A general view of details on a wall at the Zomachi memorial in Ouidah. AFP
As Western cities see statues of slaveholders and colonialists toppled, Benin's coastal town of Ouidah is going the other way, restoring monuments to the painful era of the slave trade.
During the 17th and 18th centuries, European slavers held more than one million African men, women and children in Ouidah's Portuguese Fort before shipping them across the Atlantic in abominable conditions.
Ouidah, about 40 kilometres (25 miles) from Benin's economic hub of Cotonou, was one of the main slave staging posts to the Americas, according to research at Yale University.
It ranked alongside "slave coast" ports in modern-day Ghana and the swathe of Central Africa that today encompasses Angola, the Republic of Congo and the Democratic Republic of Congo.
In Benin, coveted for slave trade by Portugal, Britain and France, villagers were captured in surprise raids orchestrated by powerful local chiefs.
The renovation of the Ouidah fort and the history museum inside is part of Benin's drive to ensure that future generations of Africans know their ancestors' suffering.
"When I see these chains that hobbled our ancestors, I feel sick," Benoit Daounde said as he studied a number of artefacts moved to a temporary exhibition.
Slavery must be taught
"But it's our history. We must accept it and tell it to future generations," said Daounde, a UN official who returned to Benin on holiday from his posting in Cameroon.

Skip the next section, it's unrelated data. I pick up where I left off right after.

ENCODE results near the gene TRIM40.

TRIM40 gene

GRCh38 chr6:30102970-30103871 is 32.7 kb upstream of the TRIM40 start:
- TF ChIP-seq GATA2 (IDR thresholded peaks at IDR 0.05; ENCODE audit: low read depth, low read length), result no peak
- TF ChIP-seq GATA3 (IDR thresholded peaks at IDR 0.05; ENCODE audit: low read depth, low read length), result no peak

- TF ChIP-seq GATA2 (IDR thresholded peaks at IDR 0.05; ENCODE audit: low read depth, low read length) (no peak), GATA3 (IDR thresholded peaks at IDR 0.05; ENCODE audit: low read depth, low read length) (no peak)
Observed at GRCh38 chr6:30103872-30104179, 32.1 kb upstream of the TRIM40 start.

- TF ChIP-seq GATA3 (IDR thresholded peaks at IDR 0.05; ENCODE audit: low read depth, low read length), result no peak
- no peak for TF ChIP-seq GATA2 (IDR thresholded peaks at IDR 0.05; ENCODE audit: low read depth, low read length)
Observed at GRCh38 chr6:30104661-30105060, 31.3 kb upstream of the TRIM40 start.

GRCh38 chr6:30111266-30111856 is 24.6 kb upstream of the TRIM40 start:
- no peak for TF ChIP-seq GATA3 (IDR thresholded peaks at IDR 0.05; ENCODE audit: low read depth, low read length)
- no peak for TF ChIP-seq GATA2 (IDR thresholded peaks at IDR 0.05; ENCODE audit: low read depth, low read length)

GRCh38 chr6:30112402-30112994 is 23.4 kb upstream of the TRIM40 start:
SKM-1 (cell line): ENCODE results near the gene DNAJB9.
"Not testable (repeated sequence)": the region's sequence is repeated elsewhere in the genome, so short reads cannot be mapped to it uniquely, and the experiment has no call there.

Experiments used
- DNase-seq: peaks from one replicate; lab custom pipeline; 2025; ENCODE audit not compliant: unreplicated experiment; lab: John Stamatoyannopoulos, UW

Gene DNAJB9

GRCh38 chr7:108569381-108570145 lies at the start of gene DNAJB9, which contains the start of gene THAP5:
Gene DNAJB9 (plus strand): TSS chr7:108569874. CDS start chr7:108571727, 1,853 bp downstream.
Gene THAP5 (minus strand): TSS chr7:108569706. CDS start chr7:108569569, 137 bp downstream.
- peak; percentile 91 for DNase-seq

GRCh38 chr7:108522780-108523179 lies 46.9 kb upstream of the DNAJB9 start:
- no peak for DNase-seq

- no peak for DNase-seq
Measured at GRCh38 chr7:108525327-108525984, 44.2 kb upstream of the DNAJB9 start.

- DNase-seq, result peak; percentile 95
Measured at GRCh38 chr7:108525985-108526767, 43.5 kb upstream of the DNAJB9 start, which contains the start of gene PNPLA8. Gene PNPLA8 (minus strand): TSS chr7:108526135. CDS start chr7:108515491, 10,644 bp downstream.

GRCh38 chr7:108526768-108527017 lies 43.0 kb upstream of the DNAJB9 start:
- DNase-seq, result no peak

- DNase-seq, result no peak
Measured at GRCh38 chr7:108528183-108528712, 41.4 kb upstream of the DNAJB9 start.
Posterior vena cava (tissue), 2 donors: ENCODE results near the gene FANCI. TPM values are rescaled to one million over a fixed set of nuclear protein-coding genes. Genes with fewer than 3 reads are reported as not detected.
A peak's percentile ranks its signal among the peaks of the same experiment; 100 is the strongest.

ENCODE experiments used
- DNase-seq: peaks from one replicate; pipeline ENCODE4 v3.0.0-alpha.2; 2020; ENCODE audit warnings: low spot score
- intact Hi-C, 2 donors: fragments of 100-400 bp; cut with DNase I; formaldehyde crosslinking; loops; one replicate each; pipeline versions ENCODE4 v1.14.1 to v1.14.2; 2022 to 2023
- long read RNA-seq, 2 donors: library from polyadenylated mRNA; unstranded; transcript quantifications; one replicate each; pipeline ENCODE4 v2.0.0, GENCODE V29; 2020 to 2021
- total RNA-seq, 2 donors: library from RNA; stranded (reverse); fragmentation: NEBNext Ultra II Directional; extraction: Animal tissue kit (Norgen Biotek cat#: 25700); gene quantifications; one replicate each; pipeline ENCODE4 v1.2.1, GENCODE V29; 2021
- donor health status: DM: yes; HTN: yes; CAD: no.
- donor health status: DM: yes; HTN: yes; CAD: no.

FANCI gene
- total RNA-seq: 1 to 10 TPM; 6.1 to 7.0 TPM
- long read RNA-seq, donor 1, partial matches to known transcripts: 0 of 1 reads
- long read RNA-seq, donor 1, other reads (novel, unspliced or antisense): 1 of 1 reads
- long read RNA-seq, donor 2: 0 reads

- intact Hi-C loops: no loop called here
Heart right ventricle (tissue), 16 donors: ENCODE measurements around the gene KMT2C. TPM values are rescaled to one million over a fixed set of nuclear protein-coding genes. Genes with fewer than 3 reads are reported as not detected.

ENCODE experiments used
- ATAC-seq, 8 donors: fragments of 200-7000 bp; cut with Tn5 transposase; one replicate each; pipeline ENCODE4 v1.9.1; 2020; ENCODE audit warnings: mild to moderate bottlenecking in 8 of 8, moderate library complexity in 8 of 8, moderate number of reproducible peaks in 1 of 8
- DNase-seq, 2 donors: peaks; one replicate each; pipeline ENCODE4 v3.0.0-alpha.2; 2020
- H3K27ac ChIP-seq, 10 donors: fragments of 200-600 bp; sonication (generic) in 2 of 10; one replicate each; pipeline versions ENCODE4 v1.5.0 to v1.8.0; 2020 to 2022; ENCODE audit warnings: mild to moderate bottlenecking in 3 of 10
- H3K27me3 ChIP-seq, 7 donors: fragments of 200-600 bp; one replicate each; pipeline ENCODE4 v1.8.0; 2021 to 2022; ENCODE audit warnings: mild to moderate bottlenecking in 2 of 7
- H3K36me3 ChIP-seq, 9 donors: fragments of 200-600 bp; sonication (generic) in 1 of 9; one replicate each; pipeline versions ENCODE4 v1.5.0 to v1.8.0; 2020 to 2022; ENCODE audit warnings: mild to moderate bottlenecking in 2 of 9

"Our children know nothing of all that. Slavery must be taught in school and more than in just a few lessons," Daounde said.
Under protective glass in the main hall, visitors can inspect crusty old maps used by Portuguese mariners, along with guns used in the trade.
Visitors can also see portable altars used in ceremonies by the long line of kings of former Dahomey, founded around 1600 and crushed by French colonialists in 1894.
The museum houses a church bell brought by Roman Catholic missionaries, together with a sinister selection of chains and other implements used to bind slaves.
With its Afro-Brazilian architecture and beaches bordered by coconut palms as far as the eye can see, a town that played a major part in transatlantic slavery has become a development project launched in 2016 by President Patrice Talon.
In a bid to promote tourism Benin is presenting an image of itself as a place of "cultural exception", said Minister of Tourism Jean-Michel Abimbola, who stressed that the government has allocated a budget of one billion euros ($1.17 billion) toward that goal.
Authorities are renovating the Pendjari National Park in the far north to attract safari hunters, and building several museums of voodoo, an ancestral religion that originated in the Kingdom of Dahomey.
Benin has asked France to return objects looted in colonial conflicts.
The COVID-19 pandemic has worsened the prospects, compelling Beninese authorities to promote strictly regional tourism.
Nigeria's economic capital Lagos is only about 100 kilometres (60 miles) from Ouidah and the vast nation of some 200 million people shares little of Benin's history of slavery and colonisation.
We need tough action
"We need tough action, way beyond the movements to reclaim black causes," argued Eric Accrombessi, a tourist guide born in Ouidah.
"The renovation of these places will better illustrate the course of history to pass on to future generations."
The authorities are also building an International Museum of Memory and Slavery, with a tourist complex of 130 rooms and places of reflection, and a reconstruction of a slave ship.
Historian Sarah Pruitt stressed that while exact numbers will never be known, some 12.5 million Africans were forced on to the ships between the 17th and 19th centuries.
Of these, some 10.6 million survived the crossing.
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